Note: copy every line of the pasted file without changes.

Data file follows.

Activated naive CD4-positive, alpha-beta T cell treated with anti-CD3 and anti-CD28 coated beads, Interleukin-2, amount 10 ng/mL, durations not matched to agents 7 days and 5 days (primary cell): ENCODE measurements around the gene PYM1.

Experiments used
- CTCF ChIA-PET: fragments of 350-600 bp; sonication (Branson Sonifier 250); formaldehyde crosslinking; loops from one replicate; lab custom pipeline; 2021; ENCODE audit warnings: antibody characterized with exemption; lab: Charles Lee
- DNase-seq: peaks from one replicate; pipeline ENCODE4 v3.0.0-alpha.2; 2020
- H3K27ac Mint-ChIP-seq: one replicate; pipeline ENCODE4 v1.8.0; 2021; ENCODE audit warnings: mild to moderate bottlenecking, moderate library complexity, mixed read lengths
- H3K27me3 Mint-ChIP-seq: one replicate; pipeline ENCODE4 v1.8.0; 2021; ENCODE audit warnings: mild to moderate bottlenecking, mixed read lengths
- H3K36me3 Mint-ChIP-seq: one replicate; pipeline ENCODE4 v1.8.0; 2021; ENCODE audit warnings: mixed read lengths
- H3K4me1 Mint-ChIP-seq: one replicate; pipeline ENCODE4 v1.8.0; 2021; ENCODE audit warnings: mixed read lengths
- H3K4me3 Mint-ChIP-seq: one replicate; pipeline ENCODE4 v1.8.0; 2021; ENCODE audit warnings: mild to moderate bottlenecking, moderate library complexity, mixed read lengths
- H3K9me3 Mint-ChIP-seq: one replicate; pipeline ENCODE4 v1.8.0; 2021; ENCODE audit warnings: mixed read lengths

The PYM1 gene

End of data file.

Activated naive CD4-positive, alpha-beta T cell treated with anti-CD3 and anti-CD28 coated beads, Interleukin-2, amount 10 ng/mL, durations not matched to agents 7 days and 5 days (primary cell): ENCODE measurements around the gene PYM1.

Experiments used
- CTCF ChIA-PET: fragments of 350-600 bp; sonication (Branson Sonifier 250); formaldehyde crosslinking; loops from one replicate; lab custom pipeline; 2021; ENCODE audit warnings: antibody characterized with exemption; lab: Charles Lee
- DNase-seq: peaks from one replicate; pipeline ENCODE4 v3.0.0-alpha.2; 2020
- H3K27ac Mint-ChIP-seq: one replicate; pipeline ENCODE4 v1.8.0; 2021; ENCODE audit warnings: mild to moderate bottlenecking, moderate library complexity, mixed read lengths
- H3K27me3 Mint-ChIP-seq: one replicate; pipeline ENCODE4 v1.8.0; 2021; ENCODE audit warnings: mild to moderate bottlenecking, mixed read lengths
- H3K36me3 Mint-ChIP-seq: one replicate; pipeline ENCODE4 v1.8.0; 2021; ENCODE audit warnings: mixed read lengths
- H3K4me1 Mint-ChIP-seq: one replicate; pipeline ENCODE4 v1.8.0; 2021; ENCODE audit warnings: mixed read lengths
- H3K4me3 Mint-ChIP-seq: one replicate; pipeline ENCODE4 v1.8.0; 2021; ENCODE audit warnings: mild to moderate bottlenecking, moderate library complexity, mixed read lengths
- H3K9me3 Mint-ChIP-seq: one replicate; pipeline ENCODE4 v1.8.0; 2021; ENCODE audit warnings: mixed read lengths

The PYM1 gene